SUNDAYS
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16th Sun A
Sunday 23rd July 2017


Image supplied by Sr Kym Harris
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Reflection

Reflection is an essential element of our growth in Christ. As we reflect over what we have learnt and ponder it in our hearts, we come to recognise the presence of God in our lives.

This Sunday's Reflection

With the parable of the woman kneading the yeast, Jesus gave one of his most radical challenges to the practice of the Jewish religion. Much of the ‘torah’ – teaching of the law – and its subsequent interpretation stressed upon the religious Jews how different they were from the people around them. The practice of Sabbath, food, purity and clothing laws and circumcision reminded the faithful that God had chosen them from amongst the peoples of the world and made them his own. Even within the Jewish people themselves, how well one adhered to observance of the law was seen as a sign of just how faithful one was.

Now Jesus takes the practice of faith within the world to a whole new level. No longer are the faithful followers of God to be distinct from the world around them but rather they are to be transformative in that world. The ‘yeast’ the woman would have been using was more likely a sourdough culture, which looks like a bubbling slurry of flour and water. When mixed with more flour to make the bread, it completely disappears in the dough and its presence is only known by the change of the stodgy dough into fluffy loaves. This is a process that cannot be rushed – but it can be aided by good kneading. The amount of flour that Jesus says the woman kneaded is extraordinary. Three measures are around 25 kilos – the limit a person could knead by hand and an amount that would serve many more than a family. In fact, it would make enough bread for about 100 people. Drawing lines from the parable into our own practice of faith, we are told that we are to be transformative within our world and generous in the giving of faith.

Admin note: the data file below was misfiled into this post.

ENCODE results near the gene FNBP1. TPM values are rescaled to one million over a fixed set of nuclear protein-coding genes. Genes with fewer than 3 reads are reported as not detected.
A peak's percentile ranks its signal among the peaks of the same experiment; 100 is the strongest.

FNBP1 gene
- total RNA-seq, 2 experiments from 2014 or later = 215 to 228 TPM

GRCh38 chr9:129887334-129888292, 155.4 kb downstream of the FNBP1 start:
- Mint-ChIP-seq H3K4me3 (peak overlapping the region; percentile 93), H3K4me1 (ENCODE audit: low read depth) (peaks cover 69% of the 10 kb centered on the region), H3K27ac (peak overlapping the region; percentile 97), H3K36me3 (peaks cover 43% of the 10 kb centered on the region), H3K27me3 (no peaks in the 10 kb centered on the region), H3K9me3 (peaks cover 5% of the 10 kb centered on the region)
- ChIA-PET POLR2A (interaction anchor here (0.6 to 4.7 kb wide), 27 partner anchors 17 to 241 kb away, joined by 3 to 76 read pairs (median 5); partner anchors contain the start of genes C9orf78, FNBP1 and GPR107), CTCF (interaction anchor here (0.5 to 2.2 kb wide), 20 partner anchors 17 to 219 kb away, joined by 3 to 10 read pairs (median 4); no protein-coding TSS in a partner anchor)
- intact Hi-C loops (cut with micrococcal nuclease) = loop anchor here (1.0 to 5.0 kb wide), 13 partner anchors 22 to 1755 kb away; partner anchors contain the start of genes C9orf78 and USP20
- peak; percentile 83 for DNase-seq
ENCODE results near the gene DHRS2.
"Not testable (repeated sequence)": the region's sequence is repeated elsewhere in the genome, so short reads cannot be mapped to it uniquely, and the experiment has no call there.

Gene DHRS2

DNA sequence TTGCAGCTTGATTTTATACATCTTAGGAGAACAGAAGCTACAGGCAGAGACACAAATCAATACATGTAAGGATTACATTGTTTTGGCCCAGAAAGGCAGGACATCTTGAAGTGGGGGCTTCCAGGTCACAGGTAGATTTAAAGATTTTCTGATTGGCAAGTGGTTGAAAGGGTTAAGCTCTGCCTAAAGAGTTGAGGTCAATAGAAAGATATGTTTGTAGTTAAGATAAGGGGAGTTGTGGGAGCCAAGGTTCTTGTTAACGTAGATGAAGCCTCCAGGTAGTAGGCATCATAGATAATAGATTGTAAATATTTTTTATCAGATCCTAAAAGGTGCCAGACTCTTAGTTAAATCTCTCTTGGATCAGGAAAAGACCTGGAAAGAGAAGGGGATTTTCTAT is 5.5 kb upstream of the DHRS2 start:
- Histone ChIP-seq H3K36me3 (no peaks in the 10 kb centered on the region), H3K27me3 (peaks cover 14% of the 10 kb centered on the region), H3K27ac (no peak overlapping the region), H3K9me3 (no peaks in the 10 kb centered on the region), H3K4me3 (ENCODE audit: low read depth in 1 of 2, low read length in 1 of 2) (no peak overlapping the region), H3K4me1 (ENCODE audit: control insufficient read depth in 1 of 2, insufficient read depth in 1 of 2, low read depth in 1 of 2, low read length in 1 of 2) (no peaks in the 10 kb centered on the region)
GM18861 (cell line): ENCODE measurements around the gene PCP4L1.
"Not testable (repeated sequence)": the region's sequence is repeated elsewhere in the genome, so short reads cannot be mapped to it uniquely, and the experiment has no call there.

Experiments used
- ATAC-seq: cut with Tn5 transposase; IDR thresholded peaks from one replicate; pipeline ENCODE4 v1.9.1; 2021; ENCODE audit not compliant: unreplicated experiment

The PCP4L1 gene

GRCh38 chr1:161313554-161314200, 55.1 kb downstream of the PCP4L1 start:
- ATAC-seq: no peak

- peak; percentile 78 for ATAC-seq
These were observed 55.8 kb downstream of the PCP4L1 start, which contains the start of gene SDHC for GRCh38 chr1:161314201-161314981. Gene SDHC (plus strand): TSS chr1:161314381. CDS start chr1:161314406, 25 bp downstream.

This parable of Jesus challenges how we see the role of religious practice in our lives. The practice of religion does make us distinctive from the people around us. Our churches look different to other buildings, we worship God communally on Sunday, we adhere to moral codes that the world around us often despises. We are not to do these things to make ourselves feel better than those around us but rather to express our worship of God. Then, living in response of such a loving God, we will go out into our world, trying in every way we can to offer that transforming love to the people of our world.

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